I recently took a stroll through the Cambridge store, where it was immediately clear that Harvest places a strong emphasis on local and organic products—particularly those for customers with special dietary restrictions. There’s a wide representation of brands that people have come to know and trust, like Bob’s Red Mill, Applegate Farms, and Annie’s. And if you close your eyes and point, you are likely to land on a product that suits a meat-free, dairy-free, or gluten-free diet.
One of the most impressive features of Harvest Co-op was the enormity of their bulk foods sections. The store is peppered throughout with bulk stations, from coffee, to nut butters, to grains and legumes of all kinds. There was bulk maple syrup and even a water refilling station. But to me, the most intriguing station of all was a wall of bulk spices. Since buying new spices can sometimes be a bit overwhelming—can I really commit to this entire jar of ancho chile powder?—buying them in bulk helps save money, while allowing you to sample new spices and recipes before signing on to a full-sized jar.
Outside of its store walls, Harvest Co-Op works hard to serve its local community. Any and all produce that’s in danger of going to waste is passed on to local food rescue programs like Lovin’ Spoonfuls and Food For Free—programs that help eliminate waste by feeding people who might otherwise not have access to good, fresh food. For the produce that’s past its useful life, Harvest Co-Op composts through Save That Stuff.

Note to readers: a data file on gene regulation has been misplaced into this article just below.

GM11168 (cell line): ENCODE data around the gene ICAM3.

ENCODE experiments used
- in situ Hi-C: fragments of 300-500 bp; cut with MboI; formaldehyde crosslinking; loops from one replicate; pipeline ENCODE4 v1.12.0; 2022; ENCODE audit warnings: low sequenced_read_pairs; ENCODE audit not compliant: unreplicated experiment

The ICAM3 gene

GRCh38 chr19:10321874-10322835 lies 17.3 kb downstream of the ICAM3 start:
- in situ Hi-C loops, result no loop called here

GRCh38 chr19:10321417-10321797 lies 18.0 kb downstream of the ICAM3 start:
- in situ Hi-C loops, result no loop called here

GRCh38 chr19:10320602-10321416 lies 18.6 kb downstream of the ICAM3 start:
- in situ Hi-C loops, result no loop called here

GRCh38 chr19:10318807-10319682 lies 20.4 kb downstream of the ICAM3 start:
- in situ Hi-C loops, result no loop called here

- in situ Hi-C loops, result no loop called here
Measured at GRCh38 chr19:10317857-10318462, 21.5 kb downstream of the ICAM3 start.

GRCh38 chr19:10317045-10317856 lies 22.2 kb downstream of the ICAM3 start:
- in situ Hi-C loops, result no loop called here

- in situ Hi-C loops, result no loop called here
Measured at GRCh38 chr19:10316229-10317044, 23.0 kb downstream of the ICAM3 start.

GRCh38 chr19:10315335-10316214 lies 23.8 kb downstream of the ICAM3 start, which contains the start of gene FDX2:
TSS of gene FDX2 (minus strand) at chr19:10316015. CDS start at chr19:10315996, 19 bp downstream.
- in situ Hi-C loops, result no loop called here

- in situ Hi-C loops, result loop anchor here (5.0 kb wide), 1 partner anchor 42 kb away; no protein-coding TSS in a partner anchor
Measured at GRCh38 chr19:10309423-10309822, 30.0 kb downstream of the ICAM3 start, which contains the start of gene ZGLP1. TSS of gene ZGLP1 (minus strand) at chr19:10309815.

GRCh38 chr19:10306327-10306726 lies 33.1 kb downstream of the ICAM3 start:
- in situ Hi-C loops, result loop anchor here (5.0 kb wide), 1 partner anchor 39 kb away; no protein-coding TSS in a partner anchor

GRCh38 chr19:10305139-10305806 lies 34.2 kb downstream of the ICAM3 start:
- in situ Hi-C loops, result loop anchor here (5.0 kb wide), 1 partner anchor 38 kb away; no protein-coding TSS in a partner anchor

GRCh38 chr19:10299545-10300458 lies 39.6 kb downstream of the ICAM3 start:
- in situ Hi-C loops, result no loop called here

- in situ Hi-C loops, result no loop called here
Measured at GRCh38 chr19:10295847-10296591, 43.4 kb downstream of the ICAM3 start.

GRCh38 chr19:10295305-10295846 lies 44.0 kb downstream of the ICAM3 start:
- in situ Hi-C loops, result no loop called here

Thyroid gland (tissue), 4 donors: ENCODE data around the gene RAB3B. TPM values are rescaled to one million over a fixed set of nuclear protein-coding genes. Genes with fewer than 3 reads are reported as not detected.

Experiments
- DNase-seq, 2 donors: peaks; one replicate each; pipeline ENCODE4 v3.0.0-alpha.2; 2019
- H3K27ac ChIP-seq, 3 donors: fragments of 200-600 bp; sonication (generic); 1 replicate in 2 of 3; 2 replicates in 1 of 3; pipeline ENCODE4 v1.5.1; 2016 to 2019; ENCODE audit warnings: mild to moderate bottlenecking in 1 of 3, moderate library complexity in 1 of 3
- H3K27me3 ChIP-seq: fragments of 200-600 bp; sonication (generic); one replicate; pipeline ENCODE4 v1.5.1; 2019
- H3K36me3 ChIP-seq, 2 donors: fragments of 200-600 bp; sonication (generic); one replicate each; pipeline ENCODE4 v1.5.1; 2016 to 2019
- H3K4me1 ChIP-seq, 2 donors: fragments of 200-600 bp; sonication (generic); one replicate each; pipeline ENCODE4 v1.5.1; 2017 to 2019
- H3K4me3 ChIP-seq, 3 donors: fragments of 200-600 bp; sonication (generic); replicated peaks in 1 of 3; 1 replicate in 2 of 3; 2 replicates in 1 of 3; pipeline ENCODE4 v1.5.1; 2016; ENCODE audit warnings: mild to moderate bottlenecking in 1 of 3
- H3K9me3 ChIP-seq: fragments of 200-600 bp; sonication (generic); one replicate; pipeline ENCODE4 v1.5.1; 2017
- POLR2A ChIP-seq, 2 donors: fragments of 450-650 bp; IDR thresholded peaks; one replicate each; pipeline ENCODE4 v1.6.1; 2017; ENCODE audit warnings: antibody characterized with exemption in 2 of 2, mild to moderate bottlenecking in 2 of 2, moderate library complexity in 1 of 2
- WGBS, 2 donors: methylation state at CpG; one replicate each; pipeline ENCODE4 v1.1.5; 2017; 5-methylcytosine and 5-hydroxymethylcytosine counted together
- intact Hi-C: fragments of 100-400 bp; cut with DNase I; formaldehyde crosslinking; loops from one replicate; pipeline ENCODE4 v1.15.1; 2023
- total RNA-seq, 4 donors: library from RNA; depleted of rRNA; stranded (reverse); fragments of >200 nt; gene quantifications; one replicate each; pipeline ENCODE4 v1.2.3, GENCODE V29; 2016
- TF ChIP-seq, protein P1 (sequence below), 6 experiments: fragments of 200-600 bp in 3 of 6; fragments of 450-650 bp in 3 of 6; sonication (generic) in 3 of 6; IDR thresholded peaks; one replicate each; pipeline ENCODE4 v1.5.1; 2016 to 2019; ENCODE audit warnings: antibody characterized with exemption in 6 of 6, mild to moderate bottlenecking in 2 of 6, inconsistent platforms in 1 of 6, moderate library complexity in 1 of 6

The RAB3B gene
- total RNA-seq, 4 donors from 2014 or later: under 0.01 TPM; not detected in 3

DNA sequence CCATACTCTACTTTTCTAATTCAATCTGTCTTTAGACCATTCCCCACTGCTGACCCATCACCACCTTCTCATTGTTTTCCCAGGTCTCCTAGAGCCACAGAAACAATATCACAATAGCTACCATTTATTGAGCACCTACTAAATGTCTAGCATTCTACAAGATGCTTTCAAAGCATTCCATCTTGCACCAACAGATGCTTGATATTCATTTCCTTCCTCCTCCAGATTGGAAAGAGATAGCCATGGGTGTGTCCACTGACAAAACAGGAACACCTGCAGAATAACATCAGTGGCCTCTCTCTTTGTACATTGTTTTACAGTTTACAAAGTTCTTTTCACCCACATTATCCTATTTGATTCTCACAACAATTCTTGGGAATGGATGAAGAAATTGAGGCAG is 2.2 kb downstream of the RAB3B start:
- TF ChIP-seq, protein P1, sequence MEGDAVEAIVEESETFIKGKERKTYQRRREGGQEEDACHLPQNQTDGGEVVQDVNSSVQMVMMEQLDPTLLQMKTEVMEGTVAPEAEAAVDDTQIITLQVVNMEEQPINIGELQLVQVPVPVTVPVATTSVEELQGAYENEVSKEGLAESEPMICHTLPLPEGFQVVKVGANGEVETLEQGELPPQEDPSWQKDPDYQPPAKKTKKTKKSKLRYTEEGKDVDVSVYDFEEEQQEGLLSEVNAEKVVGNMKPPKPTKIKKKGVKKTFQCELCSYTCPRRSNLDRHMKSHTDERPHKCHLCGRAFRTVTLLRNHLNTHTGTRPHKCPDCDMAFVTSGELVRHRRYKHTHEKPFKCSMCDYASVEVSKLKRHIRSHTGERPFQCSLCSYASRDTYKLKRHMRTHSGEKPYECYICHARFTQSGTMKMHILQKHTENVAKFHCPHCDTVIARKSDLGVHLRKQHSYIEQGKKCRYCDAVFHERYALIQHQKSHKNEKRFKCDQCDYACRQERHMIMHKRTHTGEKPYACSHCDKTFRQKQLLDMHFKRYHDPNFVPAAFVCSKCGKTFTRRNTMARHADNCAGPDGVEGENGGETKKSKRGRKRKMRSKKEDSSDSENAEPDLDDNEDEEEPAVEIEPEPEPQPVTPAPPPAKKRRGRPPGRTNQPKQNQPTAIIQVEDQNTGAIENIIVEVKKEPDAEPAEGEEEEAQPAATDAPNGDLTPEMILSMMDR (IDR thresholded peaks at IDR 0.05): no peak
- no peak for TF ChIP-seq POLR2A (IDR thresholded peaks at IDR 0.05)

Bearing in mind that it can be difficult and expensive to shop and plan for reasonably wholesome meals, Harvest distributes its own newsletters and flyers with recipes and advice on how to cook and eat more consciously. Among this week’s recipes was a section on add-ins for a quick-and-easy mac and cheese dinner—all with varying combinations of vegetables and fresh herbs.
It’s small gestures like these that—at the very least—make it a little easier to incorporate more fruits and vegetables in our diets, while inspiring us to become a bit more daring in our kitchens. What begins as a small experiment with butternut squash mac and cheese may eventually lead to experiments with other bulk grains and spices. And with a shop with as much variety as Harvest Co-Op, it’d be a challenge worth accepting!